Playing Queen Elizabeth I: The Hair Loss Monarch

Queen Elizabeth I bald Queen Elizabeth I (inset) Elza van den Heever gets ready to take the stage

True actors will go to great lengths to prepare for their role, from spending time in their character's old haunts, to perfecting their accent or learning a new skill. Nobody more so than the hotly tipped South African Soprano Elza van den Heever, 33, who is shortly to play Queen Elizabeth I in the New York Metropolitan Opera’s new production of “Maria Stuarda” by Donizetti.

Sacrifice For Art

Van den Heever, not satisfied with merely wearing the skin coloured cap usually favoured by actors to conceal their hair, shaved her entire head in preparation for the role. Speaking to the New York Times, the young actress said that the voluntary hair loss was an opportunity to delve deeper into the role.

Although the soprano said that she often changed her hair length, cutting her hair into pigtails before having it shorn off did cause her to briefly shed a tear: “I look in the mirror and hardly recognize myself,” she said.

Hair Apparent

But how do we know the monarch was actually bald? The opera singer probably based her decision on the many paintings portraying Elizabeth as having a very high forehead, and the fact that at the age of 29, she suffered from smallpox. Although the Queen was left without facial scarring, rumour has it that smallpox left her without much of her hair, leading her to wear wigs.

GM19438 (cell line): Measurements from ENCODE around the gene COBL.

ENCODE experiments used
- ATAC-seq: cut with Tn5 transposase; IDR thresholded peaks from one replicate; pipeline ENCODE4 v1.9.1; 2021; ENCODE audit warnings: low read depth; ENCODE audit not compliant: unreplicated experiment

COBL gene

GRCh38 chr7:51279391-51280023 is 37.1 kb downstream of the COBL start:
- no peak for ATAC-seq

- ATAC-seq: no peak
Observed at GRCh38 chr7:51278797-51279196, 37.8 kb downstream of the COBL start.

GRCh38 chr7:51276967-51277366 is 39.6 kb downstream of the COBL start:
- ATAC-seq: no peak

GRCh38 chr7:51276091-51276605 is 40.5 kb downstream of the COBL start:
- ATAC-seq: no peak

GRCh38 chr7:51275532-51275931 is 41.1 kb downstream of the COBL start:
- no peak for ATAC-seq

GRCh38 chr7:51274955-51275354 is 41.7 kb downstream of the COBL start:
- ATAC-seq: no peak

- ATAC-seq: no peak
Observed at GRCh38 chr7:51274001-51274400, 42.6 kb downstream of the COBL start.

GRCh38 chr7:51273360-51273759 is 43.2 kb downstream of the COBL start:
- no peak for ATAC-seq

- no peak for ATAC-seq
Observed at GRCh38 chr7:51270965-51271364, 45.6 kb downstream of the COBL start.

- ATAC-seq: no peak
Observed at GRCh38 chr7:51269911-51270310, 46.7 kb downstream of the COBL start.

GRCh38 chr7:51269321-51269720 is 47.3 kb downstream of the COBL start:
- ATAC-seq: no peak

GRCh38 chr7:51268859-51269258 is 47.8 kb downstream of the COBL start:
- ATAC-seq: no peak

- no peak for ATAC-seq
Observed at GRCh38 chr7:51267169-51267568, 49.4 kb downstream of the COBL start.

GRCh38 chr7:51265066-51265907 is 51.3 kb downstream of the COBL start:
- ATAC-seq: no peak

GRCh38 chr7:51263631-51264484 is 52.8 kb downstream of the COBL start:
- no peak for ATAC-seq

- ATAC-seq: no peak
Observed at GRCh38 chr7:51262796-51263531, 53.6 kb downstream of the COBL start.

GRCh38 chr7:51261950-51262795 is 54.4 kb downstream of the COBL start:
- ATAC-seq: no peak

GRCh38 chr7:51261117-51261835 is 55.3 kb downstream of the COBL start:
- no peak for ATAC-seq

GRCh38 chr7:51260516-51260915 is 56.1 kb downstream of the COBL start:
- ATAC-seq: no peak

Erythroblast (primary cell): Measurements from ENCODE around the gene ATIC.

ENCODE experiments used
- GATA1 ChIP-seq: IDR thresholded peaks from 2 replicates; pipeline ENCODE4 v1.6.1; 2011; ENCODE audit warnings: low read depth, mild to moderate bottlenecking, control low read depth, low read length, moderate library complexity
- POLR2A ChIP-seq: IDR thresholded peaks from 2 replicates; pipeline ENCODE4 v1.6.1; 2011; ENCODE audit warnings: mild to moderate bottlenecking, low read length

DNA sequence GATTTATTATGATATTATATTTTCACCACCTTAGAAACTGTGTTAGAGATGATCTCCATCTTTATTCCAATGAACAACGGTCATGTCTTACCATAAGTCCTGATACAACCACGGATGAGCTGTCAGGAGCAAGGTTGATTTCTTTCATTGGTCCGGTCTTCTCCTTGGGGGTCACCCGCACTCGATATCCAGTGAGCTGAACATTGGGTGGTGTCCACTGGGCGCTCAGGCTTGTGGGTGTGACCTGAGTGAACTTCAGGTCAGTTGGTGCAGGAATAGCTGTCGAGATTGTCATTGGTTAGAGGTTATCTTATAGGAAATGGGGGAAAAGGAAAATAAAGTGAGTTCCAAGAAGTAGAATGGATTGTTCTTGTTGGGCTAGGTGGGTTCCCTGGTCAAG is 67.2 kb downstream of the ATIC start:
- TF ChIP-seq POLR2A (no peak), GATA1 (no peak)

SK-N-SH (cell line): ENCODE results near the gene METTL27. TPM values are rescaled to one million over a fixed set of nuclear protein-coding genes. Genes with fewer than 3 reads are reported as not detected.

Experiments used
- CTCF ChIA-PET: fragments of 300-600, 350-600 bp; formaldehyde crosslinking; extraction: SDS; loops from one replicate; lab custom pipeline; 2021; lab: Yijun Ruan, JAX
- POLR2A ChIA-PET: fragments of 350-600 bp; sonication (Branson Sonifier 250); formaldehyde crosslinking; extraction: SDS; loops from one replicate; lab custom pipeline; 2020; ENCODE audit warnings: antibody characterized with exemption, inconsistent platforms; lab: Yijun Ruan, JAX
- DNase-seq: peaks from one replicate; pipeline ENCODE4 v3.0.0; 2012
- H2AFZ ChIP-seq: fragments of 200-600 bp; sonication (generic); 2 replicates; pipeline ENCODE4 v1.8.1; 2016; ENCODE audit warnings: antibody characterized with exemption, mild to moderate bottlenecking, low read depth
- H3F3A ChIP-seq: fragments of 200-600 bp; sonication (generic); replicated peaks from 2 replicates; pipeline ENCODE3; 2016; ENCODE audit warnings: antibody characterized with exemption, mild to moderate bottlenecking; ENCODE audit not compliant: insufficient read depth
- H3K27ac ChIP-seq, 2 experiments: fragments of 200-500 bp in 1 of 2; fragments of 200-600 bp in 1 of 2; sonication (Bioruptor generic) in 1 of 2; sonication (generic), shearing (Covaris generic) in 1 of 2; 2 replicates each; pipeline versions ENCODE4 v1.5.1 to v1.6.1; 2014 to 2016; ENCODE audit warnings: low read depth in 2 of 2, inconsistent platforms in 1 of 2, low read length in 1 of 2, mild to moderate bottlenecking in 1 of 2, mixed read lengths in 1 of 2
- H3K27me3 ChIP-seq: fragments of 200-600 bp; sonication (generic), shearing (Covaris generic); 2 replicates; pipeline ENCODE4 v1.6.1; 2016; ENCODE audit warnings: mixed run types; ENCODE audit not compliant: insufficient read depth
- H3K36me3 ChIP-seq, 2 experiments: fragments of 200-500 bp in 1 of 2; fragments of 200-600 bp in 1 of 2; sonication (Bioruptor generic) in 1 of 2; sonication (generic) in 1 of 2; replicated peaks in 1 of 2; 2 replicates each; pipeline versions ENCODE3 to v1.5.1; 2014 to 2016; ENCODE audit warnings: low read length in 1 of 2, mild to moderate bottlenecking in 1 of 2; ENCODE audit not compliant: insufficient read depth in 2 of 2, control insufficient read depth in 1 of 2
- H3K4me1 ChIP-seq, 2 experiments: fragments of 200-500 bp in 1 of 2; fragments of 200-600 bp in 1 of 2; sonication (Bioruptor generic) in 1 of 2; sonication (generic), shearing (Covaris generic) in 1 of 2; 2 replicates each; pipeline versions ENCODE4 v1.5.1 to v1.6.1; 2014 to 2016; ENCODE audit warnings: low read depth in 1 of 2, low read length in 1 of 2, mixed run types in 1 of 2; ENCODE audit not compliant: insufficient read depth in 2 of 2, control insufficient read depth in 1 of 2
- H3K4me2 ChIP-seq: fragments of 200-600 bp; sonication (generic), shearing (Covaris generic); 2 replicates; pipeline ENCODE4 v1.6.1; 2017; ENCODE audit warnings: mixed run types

Whilst hair loss isn't a widely acknowledged as a smallpox symptom, it could be that the trauma to Elizabeth's body resulted in her experiencing telogen effluvium, where hair falls out due to sudden unexpected stresses on the body. Usually the hair should have regrown in the months after Elizabeth had recovered from the disease, although if certain stresses were ongoing (and being a female monarch back in the day was probably rather stressful!) it's possible that the hair loss would be ongoing. It is also possible that her smallpox masked the onset of female pattern hair loss, a genetic condition that causes usually gradual hair loss that is irreversible unless treatment is sought.

Happily, should our modern day Elizabeth Elza van den Heever ever experience sustained hair loss, there are a number of treatment options available to her and other men and women wishing to halt the hair loss and regrow the thinning areas. Using clinically proven medication and a variety of additional treatment boosters, The Belgravia Centre's comprehensive hair loss treatment programmes are fit for a queen.

Copy of New Street Ground Floor Reception 1 no pink nail polish

The Belgravia Centre

The Belgravia Centre is a world-renowned group of a hair loss clinic in Central London, UK. If you are worried about hair loss you can arrange a free consultation with a hair loss expert or complete our Online Consultation from anywhere in the world for home-use treatment.

View our Hair Loss Success Stories, which includes the world's largest gallery of hair growth photos and demonstrates the level of success that so many of Belgravia's patients achieve.

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